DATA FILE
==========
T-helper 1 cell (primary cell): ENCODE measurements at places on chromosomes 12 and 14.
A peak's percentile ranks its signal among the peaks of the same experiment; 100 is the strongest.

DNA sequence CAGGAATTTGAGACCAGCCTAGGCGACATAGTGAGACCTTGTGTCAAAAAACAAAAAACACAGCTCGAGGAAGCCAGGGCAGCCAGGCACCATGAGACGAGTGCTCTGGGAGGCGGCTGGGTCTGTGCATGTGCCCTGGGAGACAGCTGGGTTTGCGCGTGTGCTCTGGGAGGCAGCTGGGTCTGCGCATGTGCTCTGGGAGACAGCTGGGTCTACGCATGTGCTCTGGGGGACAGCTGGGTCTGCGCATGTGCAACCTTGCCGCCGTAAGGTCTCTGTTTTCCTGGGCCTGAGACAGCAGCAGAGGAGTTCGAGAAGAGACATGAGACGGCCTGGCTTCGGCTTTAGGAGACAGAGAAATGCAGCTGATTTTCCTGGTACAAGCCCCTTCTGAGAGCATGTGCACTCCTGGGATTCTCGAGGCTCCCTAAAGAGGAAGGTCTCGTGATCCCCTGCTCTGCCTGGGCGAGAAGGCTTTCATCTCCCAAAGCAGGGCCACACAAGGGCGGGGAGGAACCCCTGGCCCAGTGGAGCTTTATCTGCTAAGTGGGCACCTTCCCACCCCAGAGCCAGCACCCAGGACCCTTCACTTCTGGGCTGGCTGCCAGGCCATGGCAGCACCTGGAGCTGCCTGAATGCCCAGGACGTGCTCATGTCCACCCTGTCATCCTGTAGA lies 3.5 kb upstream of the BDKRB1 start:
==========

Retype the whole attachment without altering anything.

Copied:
T-helper 1 cell (primary cell): ENCODE measurements at places on chromosomes 12 and 14.
A peak's percentile ranks its signal among the peaks of the same experiment; 100 is the strongest.

DNA sequence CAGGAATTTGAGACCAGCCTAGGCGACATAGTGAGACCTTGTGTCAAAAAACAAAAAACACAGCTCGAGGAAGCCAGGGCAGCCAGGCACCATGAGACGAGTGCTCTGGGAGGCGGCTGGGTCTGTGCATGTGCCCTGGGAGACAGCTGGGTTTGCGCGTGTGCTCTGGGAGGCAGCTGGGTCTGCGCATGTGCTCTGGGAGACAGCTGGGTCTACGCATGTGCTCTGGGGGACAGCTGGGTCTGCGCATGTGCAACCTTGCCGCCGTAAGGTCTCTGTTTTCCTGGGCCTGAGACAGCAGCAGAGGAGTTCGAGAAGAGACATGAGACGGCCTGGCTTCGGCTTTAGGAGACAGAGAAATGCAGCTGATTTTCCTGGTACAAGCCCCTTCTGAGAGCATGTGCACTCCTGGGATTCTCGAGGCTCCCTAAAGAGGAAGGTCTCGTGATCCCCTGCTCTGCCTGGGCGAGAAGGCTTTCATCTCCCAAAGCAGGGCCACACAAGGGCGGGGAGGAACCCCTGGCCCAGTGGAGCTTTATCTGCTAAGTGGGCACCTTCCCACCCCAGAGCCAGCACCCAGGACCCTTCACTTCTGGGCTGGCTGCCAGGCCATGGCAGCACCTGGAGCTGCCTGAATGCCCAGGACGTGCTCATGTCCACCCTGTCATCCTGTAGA lies 3.5 kb upstream of the BDKRB1 start: